To address this issue, we have performed loss of function studies in the highly undifferentiated human breast carcinoma MDA-MB-231 cell line, using stable SNAI1 interference. We present evidence that SNAI1 knockdown significantly reduces the invasive phenotype at the same time that increases the chemosensitivity of MDA-MB-231 cells to clinically relevant chemotherapeutics in breast cancer, gemcitabine and docetaxel. More importantly, in vivo studies indicate that SNAI1 silencing dramatically reduces tumor occurrence and the tumor growth potential of MDA-MB-231 cells. In addition, analyses of distant lymph nodes and derived cell lines support a direct role for SNAI1 in tumor dissemination. Together, these data strongly support a major role for SNAI1 in breast cancer tumor growth and metastasis.
Materials and Methods
Cell culture. MDA-MB-231 cells and their derived cell lines were grown in DMEM (Life Technologies) supplemented with 10% fetal bovine serum, 2 mmol/L of l-glutamine, and antibiotics at 37°C in a humidified 5% CO2 atmosphere.
Generation of expression vectors and stable cell lines. The generation of pcDNA3-Snai1-HA vector has been previously described (21). pcDNA3-mutS-Snai1-HA was constructed using pcDNA3-Snai1-HA as a template for site-directed mutagenesis following standard protocols. The oligonucleotides used for amplification carrying five silent point mutations were: 5′-TG CAC ATC AGG TCG CAC ACG CTG CCT TGT GTC TGC ACG ACC TG-3′ and 5′-AG CGT GTG CGA CCT GAT GTG CAT CTT CAG AGC GCC CAG GCT G-3′. The generation of short hairpin RNAs (shRNA), containing specific oligonucleotide sequences against EGFP or mouse/human Snai1, cloned into the pSuperior-Puro vector (Oligoengine) has been recently described (22). All transfections were performed using LipofectAMINE (Life Technologies). pSuperior vectors (shEGFP and shSNAI1) were transfected in MDA-MB-231 cells and selection performed with 1 μg/mL of puromycin for 2 to 4 weeks. pcDNA3-mutS-Snai1-HA was transfected in MDA-MB-231-shSNAI1-C2/C4 cell lines and selected with 400 μg/mL of G418 for 4 to 6 weeks. Ten clones were isolated after shRNA transfection and individually characterized, or collected as pooled clones in control transfections.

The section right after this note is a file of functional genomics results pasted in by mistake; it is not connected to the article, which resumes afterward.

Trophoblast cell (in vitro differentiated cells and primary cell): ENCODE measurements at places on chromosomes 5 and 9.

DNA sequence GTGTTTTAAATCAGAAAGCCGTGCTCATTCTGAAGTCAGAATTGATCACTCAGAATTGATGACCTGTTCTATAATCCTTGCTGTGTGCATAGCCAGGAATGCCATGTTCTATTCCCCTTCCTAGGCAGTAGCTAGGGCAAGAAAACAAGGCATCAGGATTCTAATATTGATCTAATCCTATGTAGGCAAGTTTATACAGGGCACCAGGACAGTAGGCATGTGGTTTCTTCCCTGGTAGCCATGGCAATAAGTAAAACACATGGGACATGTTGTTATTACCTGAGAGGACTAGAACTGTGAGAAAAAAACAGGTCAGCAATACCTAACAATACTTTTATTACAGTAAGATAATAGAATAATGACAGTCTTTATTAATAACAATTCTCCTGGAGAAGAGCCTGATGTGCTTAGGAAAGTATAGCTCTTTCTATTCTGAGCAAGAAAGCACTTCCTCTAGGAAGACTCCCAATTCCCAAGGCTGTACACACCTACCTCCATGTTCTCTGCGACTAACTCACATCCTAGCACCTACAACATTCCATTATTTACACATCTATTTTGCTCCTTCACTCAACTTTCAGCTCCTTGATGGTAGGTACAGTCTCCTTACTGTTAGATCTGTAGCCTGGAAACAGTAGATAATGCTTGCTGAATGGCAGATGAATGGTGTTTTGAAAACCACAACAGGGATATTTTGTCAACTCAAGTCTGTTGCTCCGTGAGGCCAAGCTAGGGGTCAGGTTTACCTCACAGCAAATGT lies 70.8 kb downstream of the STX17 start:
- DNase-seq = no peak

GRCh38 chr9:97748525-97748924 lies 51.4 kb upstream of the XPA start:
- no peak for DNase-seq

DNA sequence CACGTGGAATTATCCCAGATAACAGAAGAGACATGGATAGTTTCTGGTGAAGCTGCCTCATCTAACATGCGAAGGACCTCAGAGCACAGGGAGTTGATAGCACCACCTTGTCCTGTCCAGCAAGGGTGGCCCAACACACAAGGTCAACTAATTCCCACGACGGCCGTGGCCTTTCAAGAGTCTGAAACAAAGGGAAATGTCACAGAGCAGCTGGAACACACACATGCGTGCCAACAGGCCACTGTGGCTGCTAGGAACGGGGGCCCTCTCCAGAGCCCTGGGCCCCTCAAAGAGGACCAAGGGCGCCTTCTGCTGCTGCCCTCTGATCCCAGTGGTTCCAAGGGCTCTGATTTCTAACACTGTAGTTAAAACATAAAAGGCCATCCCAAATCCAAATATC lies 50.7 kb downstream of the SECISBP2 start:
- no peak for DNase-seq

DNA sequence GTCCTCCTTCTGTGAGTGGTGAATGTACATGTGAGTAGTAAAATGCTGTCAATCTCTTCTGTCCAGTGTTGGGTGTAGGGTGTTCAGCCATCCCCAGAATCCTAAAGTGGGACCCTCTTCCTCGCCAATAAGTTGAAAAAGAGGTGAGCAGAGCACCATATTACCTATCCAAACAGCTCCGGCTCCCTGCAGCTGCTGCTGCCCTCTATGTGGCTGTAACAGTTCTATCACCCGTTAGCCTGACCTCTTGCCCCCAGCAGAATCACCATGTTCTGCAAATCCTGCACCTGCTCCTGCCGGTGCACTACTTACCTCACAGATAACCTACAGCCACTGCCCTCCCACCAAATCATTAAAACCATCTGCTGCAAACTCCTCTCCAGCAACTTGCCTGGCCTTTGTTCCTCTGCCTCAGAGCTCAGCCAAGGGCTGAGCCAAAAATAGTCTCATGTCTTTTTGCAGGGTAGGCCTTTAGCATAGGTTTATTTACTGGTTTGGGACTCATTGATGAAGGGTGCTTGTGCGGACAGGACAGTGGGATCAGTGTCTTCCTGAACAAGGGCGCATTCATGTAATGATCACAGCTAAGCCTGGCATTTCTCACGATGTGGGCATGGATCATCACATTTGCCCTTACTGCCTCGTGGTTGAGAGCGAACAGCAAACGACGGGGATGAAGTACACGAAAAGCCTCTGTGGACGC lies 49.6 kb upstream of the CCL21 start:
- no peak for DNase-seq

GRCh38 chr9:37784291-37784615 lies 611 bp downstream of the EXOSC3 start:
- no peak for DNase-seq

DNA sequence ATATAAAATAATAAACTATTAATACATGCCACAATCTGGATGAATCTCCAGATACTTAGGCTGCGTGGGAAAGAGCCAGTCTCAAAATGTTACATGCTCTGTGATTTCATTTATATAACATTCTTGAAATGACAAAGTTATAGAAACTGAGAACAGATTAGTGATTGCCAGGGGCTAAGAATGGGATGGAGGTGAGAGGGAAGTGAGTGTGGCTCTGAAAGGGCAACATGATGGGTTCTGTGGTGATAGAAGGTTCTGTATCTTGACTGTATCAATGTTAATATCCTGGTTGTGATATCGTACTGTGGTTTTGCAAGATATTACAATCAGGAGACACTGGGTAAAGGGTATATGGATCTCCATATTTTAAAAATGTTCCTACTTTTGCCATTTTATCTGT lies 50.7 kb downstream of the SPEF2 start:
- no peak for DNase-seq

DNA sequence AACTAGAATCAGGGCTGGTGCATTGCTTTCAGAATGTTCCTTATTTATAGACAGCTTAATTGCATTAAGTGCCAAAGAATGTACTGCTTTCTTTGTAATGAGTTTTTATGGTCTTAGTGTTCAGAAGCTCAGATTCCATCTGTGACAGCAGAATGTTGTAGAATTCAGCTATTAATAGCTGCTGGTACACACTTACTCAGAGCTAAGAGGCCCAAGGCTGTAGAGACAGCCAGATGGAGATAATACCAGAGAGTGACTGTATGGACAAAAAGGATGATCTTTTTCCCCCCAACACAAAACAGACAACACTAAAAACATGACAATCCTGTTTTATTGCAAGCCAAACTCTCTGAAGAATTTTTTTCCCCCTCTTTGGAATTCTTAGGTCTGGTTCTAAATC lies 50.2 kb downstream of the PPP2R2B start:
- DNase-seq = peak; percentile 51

Reverse transcription-PCR and quantitative RT-PCR. Total RNA was isolated from the different cell lines and reverse transcription-PCR (RT-PCR) analyses were performed as previously described, using specific primers for human/mouse Snai1, human SNAI2, and GAPDH (6, 7). Specific primers for human SNAI2 are provided in the Supplemental Material. RT-PCR of tumors was performed as recently described (21). For quantitative RT-PCR (qRT-PCR), cDNA from cells and tumors was synthesized using the High-Capacity cDNA Archive Kit (Applied Biosystems). Specific primers for qRT-PCR analysis are indicated in the Supplemental Material. qRT-PCR reactions were performed as described (10) with internal normalization to 18S rRNA. Three replicates from each cDNA were analyzed. The data are presented relative to mRNA levels of control shEGFP cells.
Cell extracts and Western blot analysis. Preparation of whole cell extracts and Western blot analysis with the appropriate antibodies was performed as described (6, 7, 10). The primary antibodies used are indicated in the Supplemental Material.
Gelatin zymography. Gelatin zymography was performed essentially as described (10, 22) on 24-h conditioned media of confluent cultures from the indicated cell lines. The gels were finally stained with Coomassie brilliant blue R250, and the gelatinolytic activities detected as clear bands against a blue background.
Invasion assays. Invasion assays on modified Boyden chambers (0.8 μm pore filters) coated with collagen type IV gel were performed as previously described (6, 10), starting with 1 × 106 seeded cells, and counting of cells into the lower part of the filter 24 h after seeding.
Tumorigenesis, spontaneous metastasis assays, and obtainment of lymph node–derived cell lines. Parental human MDA-MB-231 cells and derived clones from subconfluent cultures were orthotopically injected (1 × 106 in 0.05 mL serum-free growth medium) into the left fifth mammary fat pad of female BALB/c immunocompromised mice aged 8 weeks (Charles River). The growth of tumors was measured every 2 days by the determination of two orthogonal external diameters using a caliper. When tumors reached a size of 0.4 cm3, they were surgically excised and processed for histology, immunofluorescence, and RT-PCR analysis. A minimum of 10 tumors from each cell line were generated and, at least 4 different tumors derived from each cell line were analyzed. For spontaneous metastasis assay, primary tumors were excised when they reached a volume of 0.15 cm3. Afterwards, mice were left alive for an additional 6 months and then sacrificed. The contralateral lymph nodes were then surgically removed, carefully dissected, and cultured for 3 to 4 weeks in the presence of puromycin (except for those derived from animals injected with parental cells) to select for antibiotic-resistant human MDA-MB-231 cells. Mice were housed and maintained under specific pathogen–free conditions and used in accordance with institutional guidelines approved by the Use Committee for Animal Care.